Edgar Austin Clark was born in Boise, Idaho on September 20, 1922, the firstborn son of Edna and Raymond Clark. He took his middle name from his grandfather, Austin Clark. That, as far as I know, was his sole inheritence.
Edgar was the second in a family of thirteen children. He is the frowning boy on the left in the photo above standing next to his younger brother Herb, his oldest sister Alma, my mother Jennie Ruth and my Uncle Charlie (Dewey). It was not a wealthy family. They knew nothing of the collapsing stock market that unleashed the Great Depression on the country. But they felt the impacts very dearly.
It was December 1941, not long after the birth of the last of his thirteen children, Tom Clark, that my grandfather Raymond died of a heart attack in the one bedroom room house the family shared in the rural outskirts of Southern Boise. His surviving eldest sons had very few options at that time when it came to work. The military seemed to be the only one hiring.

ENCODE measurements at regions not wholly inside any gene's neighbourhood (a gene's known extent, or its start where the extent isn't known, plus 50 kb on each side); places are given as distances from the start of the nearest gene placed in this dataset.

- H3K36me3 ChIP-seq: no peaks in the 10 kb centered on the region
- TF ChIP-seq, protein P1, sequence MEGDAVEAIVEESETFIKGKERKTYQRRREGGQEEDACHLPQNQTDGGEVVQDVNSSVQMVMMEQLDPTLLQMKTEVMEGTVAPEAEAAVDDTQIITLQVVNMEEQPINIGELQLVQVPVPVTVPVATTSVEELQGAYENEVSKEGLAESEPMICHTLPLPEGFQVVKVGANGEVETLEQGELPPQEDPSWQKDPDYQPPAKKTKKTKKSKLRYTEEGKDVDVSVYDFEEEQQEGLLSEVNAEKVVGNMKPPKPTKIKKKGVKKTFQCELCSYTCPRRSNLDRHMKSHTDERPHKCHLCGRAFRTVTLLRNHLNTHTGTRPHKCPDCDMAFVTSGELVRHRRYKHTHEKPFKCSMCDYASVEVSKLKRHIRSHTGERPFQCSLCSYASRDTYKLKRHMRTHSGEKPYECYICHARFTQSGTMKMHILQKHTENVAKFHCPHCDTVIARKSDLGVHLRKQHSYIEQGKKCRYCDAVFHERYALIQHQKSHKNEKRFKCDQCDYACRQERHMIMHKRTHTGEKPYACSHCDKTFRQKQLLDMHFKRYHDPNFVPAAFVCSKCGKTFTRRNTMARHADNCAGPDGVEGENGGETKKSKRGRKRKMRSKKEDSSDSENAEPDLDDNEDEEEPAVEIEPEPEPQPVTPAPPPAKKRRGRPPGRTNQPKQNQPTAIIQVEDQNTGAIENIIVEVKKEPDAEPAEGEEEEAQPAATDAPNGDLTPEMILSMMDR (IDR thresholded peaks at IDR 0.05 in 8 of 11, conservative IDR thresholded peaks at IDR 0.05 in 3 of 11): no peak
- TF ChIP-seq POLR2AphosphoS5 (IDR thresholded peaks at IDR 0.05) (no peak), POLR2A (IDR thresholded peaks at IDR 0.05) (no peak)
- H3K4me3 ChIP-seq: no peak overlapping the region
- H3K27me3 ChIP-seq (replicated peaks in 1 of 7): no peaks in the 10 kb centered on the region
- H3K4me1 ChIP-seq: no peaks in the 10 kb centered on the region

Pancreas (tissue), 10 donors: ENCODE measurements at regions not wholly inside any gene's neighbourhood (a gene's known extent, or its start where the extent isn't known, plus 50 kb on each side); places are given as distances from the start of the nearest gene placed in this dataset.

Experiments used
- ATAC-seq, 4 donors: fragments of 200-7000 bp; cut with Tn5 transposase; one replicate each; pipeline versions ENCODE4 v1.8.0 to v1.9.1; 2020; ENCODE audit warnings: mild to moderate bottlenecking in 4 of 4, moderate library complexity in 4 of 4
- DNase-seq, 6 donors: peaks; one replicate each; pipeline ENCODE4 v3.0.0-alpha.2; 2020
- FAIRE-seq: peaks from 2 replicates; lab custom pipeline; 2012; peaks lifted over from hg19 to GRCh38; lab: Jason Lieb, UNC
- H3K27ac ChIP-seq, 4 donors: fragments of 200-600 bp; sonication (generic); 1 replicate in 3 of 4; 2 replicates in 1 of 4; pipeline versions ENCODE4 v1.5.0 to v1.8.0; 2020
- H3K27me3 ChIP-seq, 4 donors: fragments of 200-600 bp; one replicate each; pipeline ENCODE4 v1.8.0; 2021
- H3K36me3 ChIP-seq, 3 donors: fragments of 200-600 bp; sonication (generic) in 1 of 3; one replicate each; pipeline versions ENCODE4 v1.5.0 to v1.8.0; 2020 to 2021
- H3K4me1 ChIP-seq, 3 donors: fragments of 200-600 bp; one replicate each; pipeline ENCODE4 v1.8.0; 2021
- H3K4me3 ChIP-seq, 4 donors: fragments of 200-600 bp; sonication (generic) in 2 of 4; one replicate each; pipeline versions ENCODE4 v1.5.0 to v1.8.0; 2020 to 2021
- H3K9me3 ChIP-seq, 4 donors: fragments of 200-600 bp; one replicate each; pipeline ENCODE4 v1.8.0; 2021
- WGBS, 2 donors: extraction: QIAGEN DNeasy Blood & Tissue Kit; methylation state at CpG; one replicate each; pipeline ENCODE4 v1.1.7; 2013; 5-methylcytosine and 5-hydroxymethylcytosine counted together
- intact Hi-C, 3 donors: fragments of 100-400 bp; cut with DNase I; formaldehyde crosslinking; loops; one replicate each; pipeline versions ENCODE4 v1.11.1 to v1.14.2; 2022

I do not know whether my Uncle Edgar joined the Marines or if he was drafted, but he ended up in Guam fighting as a Corporal during World War II. He returned from the war with no physical injuries. But in the little I heard my mother talk about him, the war had taken its toll on his spirit. She talks of him working on "dead wagons" recovering the bodies of dead American soldiers killed in assaults on the Japanese strongholds in the South Pacific. She said he didn't like to talk about his experience in the war. But it had changed him.
On February 12, 1949, my Uncle Edgar went along with a friend of his in a small airplane for a joyride. The details are sketchy, but apparently his friend "borrowed" the plane from its owner without permission. My uncle survived the Great Depression and World War II. He didn't survive the crash of the stolen airplane he was a passenger in. He was 27 years old.
Last Thanksgiving, Tess and I were in Boise visiting my family. We had gone to Morris Hill Cemetary late one day in search of the graves of my great grandparents and grandparents buried there. While looking for my grandfather Raymond Clark in the military portion of the cemetary (he was a private during World War I) I stumbled upon my Uncle Edgar's gravestone.
I realize this isn't much of a memorial. A man's life deserves more than eight paragraphs and few faded photos. But it is all I have. And it is why I'm determined to unearth what I can find about my family. With that note, I'm leaving tomorrow for Boise to visit my mother and salvage what I can from her memory. Maybe then I can give my Uncle Edgar a bit more.